The Lakers are too busy battling the unrealistic expectations of their spoiled fans to immerse themselves in a full-fledged rivalry such as one with their neighbors down the hall at Staples Center.
No, the developing rivalry is between the Clippers and the Warriors, which went to a new level Saturday night.
You probably spent Saturday watching eight hours of NFL playoff games before hitting the clicker and tapping out. If so, you missed an escalation of the dislike between the once-dormant clubs that included a dangerous flagrant foul, dueling staredowns and some fighting words.
The Clippers are virtually tied with the Oklahoma City Thunder for the best record in the NBA. Already armed with star power and athleticism, they commanded everyone’s undivided attention by going undefeated in December.
But the one team they have had trouble with is the Warriors, who had won the first two meetings this season. The first came early, before anyone had a sense that either team would be this good. The second came just last week, when everyone was well aware of each team’s capabilities.
The Warriors are fifth in the Western Conference but seventh in the NBA standings. They may have more quality wins than the Clippers, having beaten Miami as part of a 6-1 road trip, completed season sweeps of Atlanta and Brooklyn and the pair of wins over the Clippers.
That set up Chapter Three on Saturday night.
“The first time they beat us here, you would have thought they won the NBA Finals,” Clippers guard Chris Paul said. “Then they beat us up there pretty handily, so we wanted to protect our home court.
“The fact that they beat us twice was the biggest thing,” said Clippers forward Matt Barnes, a Santa Clara native who has played for all four California teams in his career. “They’re a conference opponent and they’re only a few games behind us, so you just want to come out and make a statement.”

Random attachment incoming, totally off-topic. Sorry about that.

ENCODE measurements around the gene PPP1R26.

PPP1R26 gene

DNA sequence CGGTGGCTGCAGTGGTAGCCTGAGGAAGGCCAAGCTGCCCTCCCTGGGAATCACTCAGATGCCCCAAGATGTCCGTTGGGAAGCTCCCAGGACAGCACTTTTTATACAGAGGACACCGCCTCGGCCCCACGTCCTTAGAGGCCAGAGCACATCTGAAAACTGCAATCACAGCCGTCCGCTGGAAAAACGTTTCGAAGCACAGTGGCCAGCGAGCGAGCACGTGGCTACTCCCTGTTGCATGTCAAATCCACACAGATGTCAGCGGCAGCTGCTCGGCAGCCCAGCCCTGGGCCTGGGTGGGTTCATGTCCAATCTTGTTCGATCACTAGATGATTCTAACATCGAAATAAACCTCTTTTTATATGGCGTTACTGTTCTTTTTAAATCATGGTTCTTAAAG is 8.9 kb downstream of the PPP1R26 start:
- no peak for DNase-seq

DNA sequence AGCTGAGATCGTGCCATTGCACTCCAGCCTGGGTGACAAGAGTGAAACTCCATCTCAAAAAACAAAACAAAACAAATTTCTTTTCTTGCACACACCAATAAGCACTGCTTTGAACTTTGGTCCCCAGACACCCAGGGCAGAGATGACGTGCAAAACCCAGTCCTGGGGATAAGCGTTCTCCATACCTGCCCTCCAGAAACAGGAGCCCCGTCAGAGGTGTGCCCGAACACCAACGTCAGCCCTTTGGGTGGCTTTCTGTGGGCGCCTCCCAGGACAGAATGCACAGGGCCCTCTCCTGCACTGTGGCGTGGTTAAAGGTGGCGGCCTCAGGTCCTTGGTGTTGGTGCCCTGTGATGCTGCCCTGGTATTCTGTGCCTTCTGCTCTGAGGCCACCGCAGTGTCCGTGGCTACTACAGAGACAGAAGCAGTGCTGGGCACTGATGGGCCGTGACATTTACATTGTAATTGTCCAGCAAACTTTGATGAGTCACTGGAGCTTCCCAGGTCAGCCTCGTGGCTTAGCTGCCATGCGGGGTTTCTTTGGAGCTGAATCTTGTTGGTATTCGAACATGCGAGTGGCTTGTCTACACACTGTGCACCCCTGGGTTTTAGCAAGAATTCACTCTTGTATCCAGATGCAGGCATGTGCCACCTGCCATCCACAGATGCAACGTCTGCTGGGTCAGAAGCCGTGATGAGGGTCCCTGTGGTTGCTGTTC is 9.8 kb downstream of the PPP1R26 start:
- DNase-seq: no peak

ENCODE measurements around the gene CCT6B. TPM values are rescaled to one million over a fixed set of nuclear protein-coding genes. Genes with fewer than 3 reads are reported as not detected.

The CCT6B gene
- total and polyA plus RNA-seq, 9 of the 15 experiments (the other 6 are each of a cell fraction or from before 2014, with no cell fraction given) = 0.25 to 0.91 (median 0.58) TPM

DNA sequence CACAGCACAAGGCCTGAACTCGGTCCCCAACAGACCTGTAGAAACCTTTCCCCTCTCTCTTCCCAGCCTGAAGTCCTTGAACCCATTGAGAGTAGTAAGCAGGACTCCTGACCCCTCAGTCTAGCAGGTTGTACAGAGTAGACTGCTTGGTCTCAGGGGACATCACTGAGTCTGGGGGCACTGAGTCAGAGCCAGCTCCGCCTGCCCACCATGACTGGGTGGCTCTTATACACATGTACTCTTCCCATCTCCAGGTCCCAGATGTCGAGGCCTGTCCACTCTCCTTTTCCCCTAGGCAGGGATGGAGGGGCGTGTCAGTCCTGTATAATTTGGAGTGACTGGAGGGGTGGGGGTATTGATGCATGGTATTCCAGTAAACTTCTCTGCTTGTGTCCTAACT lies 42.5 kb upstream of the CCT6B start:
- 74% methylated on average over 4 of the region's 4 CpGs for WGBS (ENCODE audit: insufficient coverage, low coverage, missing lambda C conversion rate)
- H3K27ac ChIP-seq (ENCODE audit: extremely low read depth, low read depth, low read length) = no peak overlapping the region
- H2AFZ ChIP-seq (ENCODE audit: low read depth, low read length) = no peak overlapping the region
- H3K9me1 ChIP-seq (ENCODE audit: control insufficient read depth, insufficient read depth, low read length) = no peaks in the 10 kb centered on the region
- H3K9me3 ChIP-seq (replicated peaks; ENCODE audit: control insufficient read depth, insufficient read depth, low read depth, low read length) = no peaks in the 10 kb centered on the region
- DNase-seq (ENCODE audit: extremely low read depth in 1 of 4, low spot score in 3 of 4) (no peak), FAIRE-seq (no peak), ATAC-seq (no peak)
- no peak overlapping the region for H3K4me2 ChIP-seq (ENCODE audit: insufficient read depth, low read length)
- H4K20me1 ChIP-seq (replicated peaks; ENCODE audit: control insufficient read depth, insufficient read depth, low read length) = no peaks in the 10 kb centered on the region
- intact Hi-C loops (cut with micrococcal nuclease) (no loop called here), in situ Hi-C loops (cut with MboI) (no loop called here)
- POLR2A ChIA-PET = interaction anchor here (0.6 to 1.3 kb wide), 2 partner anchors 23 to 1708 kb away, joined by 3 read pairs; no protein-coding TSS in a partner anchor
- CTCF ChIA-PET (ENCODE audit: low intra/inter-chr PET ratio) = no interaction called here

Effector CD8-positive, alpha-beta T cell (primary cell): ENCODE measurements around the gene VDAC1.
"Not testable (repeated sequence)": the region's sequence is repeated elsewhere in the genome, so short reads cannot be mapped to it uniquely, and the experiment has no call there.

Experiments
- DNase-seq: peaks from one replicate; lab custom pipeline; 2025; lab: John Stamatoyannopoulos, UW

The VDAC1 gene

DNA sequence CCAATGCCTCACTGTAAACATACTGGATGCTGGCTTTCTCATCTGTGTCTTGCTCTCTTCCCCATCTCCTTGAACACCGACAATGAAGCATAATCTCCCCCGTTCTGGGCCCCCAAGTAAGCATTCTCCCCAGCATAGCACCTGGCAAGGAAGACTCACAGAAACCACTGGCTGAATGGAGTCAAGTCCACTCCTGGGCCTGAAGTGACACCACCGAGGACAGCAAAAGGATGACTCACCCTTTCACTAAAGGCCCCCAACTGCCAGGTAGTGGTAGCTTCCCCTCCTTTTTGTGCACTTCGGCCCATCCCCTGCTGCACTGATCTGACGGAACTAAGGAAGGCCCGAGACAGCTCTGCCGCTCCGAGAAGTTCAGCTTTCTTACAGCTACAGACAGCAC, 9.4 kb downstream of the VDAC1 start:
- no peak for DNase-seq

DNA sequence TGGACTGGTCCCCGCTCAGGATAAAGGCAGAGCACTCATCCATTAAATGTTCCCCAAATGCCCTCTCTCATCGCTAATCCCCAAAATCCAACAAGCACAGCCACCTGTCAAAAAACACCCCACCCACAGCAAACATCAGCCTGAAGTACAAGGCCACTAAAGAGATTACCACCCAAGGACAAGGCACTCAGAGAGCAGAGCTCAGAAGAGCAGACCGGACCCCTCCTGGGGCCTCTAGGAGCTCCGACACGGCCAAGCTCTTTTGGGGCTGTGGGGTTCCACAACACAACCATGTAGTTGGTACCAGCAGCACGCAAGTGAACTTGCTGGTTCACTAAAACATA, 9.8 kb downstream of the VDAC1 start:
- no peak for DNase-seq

Which is exactly what the Clippers did. They used a 15-0 run to open a 23-6 lead, extended it to 35-12 after one quarter and never really came off the pedal until the final period, leading by as many as 39 points in a 115-89 rout that avenged a 21-point loss in Oakland on Wednesday.
“They played like they wanted to send a message, so give them credit,” Warriors coach Mark Jackson said. “It’s fresh in their minds what took place just the other day, so we knew their mindset and we didn’t respond.”
That’s not entirely true. Late in the second quarter with his team trailing by 26 points, Warriors forward David Lee decided he wasn’t going to let Blake Griffin bring the house down with a transition alley-oop dunk. So he shoved the airborne Griffin, nearly pushing his head into the backboard before watching him land in a heap on a cameraman.
Griffin didn’t take the bait, simply glaring at Lee, who was given a flagrant foul. But that wasn’t even the best death stare of the night. That came late in the third quarter after Paul threw three consecutive alley-oops to DeAndre Jordan, including one off the backboard and another from just over halfcourt to make it 94-56.
Lob City was in full effect, with the Clippers dancing and prancing and whooping and hollering and the sellout crowd going absolutely nuts. A seething Jackson called a timeout and spent the early portion of it staring down the sideline at the Clippers, some of whom stared right back.